BOOK SPOTLIGHT: Misfortune Annie and the Locomotive Reaper by "Gusto" Dave Jackson and Janet "The Kid" Fogg
ABOUT THE BOOK
When Annabelle Fortune, the fastest gunslinger in the wild west, inadvertently stops a stranger from attacking a train -- and he wears a suit that enables him to fly! -- the government believes she's the only one to have witnessed the Locomotive Reaper and survived to tell the tale.
Promising to find out what he can about her missing father, the Director of the Secret Service persuades Annie to swear in. Too soon, her detested nickname re-stakes its claim.
Partnered with Beau Slokam, whose penchant for gambling leads them straight to the Doom Gang, Misfortune Annie guides the smooth-talking Southerner in a chase through the Rockies, with her Cheyenne friend, Wontoa, rounding out their unlikely trio.
When Annie again meets the Locomotive Reaper, his gadgetry proves far more advanced -- and deadly -- than even top scientists could have imagined.
ABOUT THE AUTHORS
Janet Fogg’s focus on writing began when she was CFO and Managing Principal of OZ Architecture, one of Colorado’s largest architectural firms. Fifteen writing awards later, she resigned from the firm to follow the yellow brick road. Ten months after that, she signed a contract with The Wild Rose Press for her historical romance Soliloquy a HOLT Medallion Award of Merit winner.
With husband Richard, Janet co-wrote Fogg in the Cockpit (Casemate), one of five books nominated in 2012 by the Air Force Historical Foundation for best World War II book reviewed in Air Power History.
Keeping her historical knowledge sharp, Janet manages the 359th Fighter Group’s Facebook page, sharing WWII stories and photos about the Fighter Group. She is also a proud member and 2015/16 Vice President of Rocky Mountain Fiction Writers. She previously served as Published Author Liaison in 2010.
Not your typical author, Dave Jackson started writing in his constant pursuit to become a renaissance man, but later fell in love with the art form. He performs stand-up and skits regularly, as Comedy remains one of his many passions and he writes and performs skits, as well as stand-up. Also a songwriter and guitarist, Dave has composed over 300 musical titles.
A country boy, Dave was raised in Oklahoma and taught 6th grade English for two years. He enjoys sharing the tale about when he climbed high into a towering black jack tree and grabbed a dead branch. Snap! He hurtled toward his death, but he held tight to the branch and it slowed his fall, saving his life.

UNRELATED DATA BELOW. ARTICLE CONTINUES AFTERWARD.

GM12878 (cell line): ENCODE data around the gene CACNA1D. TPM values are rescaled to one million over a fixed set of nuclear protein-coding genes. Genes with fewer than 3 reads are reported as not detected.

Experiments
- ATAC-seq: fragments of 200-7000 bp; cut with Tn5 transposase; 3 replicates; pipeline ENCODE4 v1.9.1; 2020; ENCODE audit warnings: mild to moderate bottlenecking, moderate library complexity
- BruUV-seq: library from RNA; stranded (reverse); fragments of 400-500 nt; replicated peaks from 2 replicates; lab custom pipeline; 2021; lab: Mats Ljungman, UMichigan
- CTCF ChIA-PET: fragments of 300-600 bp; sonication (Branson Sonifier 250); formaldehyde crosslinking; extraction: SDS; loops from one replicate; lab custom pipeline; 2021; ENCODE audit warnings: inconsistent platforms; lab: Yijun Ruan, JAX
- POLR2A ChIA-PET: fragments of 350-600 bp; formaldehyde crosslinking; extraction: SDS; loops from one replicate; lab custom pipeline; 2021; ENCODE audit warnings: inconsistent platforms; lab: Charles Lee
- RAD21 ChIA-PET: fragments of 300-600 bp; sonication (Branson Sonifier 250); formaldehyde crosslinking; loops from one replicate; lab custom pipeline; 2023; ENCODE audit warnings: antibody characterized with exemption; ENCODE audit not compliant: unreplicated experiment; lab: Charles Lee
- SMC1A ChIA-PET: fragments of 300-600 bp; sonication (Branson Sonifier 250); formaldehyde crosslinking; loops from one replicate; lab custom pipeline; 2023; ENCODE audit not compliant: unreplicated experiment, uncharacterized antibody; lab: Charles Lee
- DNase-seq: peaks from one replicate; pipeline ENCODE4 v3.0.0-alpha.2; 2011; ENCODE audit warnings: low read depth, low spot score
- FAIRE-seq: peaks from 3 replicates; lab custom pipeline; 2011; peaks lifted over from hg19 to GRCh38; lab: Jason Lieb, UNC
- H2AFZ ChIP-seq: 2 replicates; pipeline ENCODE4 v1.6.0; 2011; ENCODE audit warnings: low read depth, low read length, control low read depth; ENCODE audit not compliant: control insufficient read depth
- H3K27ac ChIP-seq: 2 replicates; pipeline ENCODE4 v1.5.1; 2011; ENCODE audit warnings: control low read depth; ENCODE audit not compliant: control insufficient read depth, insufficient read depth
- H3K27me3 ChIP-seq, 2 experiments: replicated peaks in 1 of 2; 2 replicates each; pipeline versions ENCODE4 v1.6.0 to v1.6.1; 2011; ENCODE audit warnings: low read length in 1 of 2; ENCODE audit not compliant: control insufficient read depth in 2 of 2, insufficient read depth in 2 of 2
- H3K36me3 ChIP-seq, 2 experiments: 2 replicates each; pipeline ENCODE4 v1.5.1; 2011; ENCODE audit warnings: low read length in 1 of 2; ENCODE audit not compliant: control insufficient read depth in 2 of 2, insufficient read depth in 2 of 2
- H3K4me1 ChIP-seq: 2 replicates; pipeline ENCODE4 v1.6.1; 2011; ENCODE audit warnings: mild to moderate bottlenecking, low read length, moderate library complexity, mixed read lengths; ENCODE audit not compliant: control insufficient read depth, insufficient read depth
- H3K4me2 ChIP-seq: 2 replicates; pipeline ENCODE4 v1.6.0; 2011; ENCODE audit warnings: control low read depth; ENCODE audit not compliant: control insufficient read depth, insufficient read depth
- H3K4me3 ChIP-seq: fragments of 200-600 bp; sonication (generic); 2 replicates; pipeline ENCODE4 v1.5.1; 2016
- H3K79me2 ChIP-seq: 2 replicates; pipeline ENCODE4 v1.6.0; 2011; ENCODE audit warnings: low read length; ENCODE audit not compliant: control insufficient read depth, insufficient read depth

Our villain, the Locomotive Reaper, has a suit that enables him to fly, fueled by hydrogen (the gas used in blimps at that time). He also wields a magnetic glove that can disarm his assailants. In this scene, he humbles our heroes in a brawl on top of a stagecoach.
Metal face frozen in an evil grin, the Reaper swooped down to the roof. He landed with a drumming thud and shoved Slokam sideways. The agent grabbed the edge of the roof to hang on, dropping the red stick of dynamite. Annie raised her .45.
With his right hand in a red glove—she noticed that the one on his south paw matched the rest of his outfit—the Reaper extended his fingers at her and made a sweeping motion again. Annie’s revolver leaped from her hand and tumbled onto the road. It felt as if her revolver had betrayed her, had run away from the fight.
The horses slowed to a stop. The fuse on the dynamite sizzled.
Wontoa growled and leaped at the Reaper.
Sparks gulped the dynamite fuse. Crawling on his belly, Slokam reached for the explosive, but the stick slithered away like a snake.
The Locomotive Reaper punched the blood stain on Wontoa’s shoulder. He stiffened and fell back, shuddering as he struggled to breathe.
Slokam abandoned his quest for the dynamite and kicked the flying man in the knee.
The Reaper clutched his leg and howled as he slipped sideways.
“Enough!” he shouted as he shoved Wontoa off the stagecoach. “You’re out of time!” he continued as he stepped off the roof to hover over the ravine.
In one smooth motion Slokam snatched up the stick of dynamite and threw it at the Reaper.
A now familiar gust of wind slapped Annie’s back. The coach bucked, trying its hardest to throw her.
She whispered, “Won...toa.”
The Reaper swooped back down.
Half dazed, she turned to look.
He and Slokam were grappling, the agent held in a choke hold, trembling as if the red glove had some kind of power.
Stomach churning, Annie clenched her fists around the reins and slapped the horses forward. Guns didn’t work. Hand-to-hand fighting didn’t either.